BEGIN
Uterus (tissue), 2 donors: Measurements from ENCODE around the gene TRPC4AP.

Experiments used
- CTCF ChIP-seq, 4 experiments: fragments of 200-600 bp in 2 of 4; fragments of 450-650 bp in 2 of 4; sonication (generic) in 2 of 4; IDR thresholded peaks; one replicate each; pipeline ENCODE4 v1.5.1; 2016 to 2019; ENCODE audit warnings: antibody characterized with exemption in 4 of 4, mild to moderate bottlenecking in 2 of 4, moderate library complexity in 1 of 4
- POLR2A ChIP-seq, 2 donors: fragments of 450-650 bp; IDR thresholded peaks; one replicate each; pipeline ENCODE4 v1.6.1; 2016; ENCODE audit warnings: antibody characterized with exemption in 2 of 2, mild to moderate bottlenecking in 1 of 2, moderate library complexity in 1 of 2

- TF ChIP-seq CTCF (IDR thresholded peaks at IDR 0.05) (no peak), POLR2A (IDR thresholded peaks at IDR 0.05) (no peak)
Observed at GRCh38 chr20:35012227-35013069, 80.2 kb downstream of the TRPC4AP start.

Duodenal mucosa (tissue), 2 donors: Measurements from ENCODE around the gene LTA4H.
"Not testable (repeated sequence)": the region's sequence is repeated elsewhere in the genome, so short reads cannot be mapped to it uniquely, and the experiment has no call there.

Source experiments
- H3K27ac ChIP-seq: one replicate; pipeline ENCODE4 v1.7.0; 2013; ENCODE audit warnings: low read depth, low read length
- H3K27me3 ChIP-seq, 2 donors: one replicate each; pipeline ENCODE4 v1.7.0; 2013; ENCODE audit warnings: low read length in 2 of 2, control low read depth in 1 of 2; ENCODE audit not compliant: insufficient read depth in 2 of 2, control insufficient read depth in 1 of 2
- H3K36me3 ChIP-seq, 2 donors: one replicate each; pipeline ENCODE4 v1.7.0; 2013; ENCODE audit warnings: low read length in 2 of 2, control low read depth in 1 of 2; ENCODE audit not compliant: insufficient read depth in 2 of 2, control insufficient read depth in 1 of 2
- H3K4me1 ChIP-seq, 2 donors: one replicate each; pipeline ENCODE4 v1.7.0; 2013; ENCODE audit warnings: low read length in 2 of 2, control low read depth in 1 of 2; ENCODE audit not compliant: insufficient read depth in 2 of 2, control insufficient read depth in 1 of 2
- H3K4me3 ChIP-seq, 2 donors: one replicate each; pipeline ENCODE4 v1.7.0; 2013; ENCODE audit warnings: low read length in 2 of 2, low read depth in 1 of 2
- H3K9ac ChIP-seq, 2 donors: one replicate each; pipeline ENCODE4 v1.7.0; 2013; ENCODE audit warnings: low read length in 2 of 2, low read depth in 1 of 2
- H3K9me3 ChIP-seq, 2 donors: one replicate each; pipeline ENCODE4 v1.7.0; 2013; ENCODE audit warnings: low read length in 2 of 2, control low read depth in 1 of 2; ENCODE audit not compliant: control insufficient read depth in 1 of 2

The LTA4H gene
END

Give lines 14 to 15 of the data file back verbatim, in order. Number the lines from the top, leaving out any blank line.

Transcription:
- H3K4me3 ChIP-seq, 2 donors: one replicate each; pipeline ENCODE4 v1.7.0; 2013; ENCODE audit warnings: low read length in 2 of 2, low read depth in 1 of 2
- H3K9ac ChIP-seq, 2 donors: one replicate each; pipeline ENCODE4 v1.7.0; 2013; ENCODE audit warnings: low read length in 2 of 2, low read depth in 1 of 2